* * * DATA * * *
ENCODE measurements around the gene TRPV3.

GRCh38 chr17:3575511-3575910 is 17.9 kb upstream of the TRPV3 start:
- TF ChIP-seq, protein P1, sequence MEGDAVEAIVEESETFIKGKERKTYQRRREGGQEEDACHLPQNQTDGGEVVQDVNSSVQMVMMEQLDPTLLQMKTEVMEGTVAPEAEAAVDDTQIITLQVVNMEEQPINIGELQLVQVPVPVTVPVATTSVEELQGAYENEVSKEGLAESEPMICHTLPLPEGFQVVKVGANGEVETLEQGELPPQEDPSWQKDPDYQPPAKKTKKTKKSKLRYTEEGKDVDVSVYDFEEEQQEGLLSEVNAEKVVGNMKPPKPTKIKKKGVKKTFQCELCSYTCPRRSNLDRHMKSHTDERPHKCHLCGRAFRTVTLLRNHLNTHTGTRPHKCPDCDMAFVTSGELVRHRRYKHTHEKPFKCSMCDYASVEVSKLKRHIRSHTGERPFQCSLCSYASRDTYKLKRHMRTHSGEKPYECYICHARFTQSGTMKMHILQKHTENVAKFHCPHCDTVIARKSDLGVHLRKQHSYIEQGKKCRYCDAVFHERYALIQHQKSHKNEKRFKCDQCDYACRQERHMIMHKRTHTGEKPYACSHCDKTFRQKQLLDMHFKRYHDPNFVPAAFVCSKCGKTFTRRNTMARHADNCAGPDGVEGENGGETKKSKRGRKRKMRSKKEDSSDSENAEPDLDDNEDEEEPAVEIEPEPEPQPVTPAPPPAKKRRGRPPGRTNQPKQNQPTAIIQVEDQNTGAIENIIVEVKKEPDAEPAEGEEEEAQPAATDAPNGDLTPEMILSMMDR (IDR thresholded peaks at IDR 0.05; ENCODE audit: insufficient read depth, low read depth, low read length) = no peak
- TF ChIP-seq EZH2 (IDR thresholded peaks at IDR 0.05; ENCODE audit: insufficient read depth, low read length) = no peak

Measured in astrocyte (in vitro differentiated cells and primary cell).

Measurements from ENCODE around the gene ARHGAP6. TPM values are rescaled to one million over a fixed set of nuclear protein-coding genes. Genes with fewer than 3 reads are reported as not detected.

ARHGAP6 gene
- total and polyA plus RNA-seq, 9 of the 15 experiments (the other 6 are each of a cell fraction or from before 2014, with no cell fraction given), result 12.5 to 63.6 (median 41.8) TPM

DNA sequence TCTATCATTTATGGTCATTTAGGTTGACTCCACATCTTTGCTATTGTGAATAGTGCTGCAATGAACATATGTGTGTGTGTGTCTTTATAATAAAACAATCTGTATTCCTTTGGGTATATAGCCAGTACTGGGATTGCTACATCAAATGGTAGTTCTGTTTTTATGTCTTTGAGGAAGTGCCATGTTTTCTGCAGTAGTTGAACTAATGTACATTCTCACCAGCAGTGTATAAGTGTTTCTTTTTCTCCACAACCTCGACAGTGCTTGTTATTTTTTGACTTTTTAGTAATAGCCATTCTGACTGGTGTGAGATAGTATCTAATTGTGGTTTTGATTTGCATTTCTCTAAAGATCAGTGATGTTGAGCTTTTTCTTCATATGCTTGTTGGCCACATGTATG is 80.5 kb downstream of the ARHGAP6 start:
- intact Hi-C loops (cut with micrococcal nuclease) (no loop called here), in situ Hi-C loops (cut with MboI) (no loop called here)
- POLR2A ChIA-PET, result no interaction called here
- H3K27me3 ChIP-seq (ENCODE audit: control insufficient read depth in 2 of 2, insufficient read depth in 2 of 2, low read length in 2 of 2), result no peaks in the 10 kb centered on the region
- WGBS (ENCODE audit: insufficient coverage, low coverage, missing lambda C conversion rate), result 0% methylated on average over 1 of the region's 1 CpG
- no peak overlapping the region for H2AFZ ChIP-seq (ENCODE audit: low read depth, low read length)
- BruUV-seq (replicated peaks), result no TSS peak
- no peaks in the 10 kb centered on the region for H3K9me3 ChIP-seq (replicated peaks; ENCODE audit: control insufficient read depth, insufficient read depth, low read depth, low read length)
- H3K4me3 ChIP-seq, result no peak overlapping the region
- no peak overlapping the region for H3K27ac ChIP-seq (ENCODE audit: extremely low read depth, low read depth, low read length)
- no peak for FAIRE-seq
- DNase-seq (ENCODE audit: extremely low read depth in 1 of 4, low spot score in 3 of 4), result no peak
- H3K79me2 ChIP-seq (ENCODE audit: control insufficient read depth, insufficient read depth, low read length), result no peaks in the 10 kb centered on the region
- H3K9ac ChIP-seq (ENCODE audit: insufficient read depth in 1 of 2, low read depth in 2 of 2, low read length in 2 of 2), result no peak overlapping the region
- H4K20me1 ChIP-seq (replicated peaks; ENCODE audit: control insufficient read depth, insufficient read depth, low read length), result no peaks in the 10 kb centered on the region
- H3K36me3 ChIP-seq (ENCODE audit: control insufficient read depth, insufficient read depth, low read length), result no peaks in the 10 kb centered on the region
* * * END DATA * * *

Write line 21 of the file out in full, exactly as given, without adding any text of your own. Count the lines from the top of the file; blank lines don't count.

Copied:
- H3K79me2 ChIP-seq (ENCODE audit: control insufficient read depth, insufficient read depth, low read length), result no peaks in the 10 kb centered on the region